Latest Science To Aid Restoration Of South Florida/Everglades

August 21, 1997

...from pre-development conditions to current movement of contaminants

Managers and planners representing Federal, state, and local government agencies and private organizations will gather in Fort Lauderdale on Monday for a 3-day conference (August 25 - 27) to discuss the latest results of more than 50 scientific investigations by the U.S. Geological Survey in South Florida. The USGS South Florida Science Symposium will be held at the Embassy Suites Hotel beginning on Monday at 1:00 p.m. and concluding at 4:00 p.m. on Wednesday.

At the symposium, USGS investigators will describe the latest data and results from research on a wide range of topics, including: pre-development environmental conditions; the potential for contamination by mercury, sulfur, and phosphorus; offshore transport of contaminants by subsurface flow; physical conditions in Florida Bay; long-term fish populations; hydrologic and ecological modeling; and detailed mapping of elevation and vegetation.

Research activities conducted by USGS scientists are providing important basic information needed by land and water resource managers attempting to restore and maintain the South Florida ecosystem.

The multidisciplinary research activities taking place in South Florida are an integral part of the USGS Ecosystem Program. Scientists in the fields of biology, hydrology, cartography, and geology collaborate to provide information relevant to solving complex problems of South Florida's ecosystem. Similar regional investigations in cooperation with public and private organizations are underway in the Chesapeake Bay drainage basin and the San Francisco Bay-Delta basin.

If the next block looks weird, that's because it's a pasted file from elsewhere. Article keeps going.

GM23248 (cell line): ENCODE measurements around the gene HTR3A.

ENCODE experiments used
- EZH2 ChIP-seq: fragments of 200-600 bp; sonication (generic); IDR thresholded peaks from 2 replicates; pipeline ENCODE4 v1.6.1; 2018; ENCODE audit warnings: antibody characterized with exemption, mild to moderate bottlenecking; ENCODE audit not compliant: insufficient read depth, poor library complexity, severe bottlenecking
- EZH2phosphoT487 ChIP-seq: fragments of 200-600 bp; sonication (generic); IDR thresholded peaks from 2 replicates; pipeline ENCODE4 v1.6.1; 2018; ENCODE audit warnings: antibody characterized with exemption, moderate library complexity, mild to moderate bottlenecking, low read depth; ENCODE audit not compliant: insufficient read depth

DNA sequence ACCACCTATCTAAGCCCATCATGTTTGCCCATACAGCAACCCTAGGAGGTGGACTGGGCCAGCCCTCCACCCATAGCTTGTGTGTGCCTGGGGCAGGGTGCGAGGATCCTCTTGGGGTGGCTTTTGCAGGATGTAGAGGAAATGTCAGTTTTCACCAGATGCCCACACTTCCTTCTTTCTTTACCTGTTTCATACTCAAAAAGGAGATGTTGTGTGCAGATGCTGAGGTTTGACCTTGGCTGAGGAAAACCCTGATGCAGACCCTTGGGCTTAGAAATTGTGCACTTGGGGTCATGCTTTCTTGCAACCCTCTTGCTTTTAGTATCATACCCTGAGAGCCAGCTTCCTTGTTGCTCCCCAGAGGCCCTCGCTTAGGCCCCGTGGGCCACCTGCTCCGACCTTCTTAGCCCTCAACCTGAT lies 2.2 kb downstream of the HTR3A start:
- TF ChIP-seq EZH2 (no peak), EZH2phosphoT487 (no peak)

As the Nation's largest natural resources science and civilian mapping agency, the USGS works in cooperation with more than 1,200 organizations across the country to provide the reliable, impartial information needed by resource managers and planners. This information is gathered by USGS scientists in every state to minimize the loss of life and property from natural disasters, to maintain water, biological, energy and mineral resources, to enhance and protect the quality of life, and to contribute to wise economic and physical development.

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Note to editors: Review copies of the abstracts are available to the news media and symposium participants. The abstracts have been compiled as USGS Open-File Report 97-385, "U.S. Geological Survey Program on the South Florida Ecosystem--Proceedings of the Technical Symposium in Ft. Lauderdale, Florida, August 25 - 27, 1997." Please call (850-942-9500, ext. 3011) or write the USGS Florida district office (227 North Bronough Street, Suite 3015, Tallahassee, FL 32301.)

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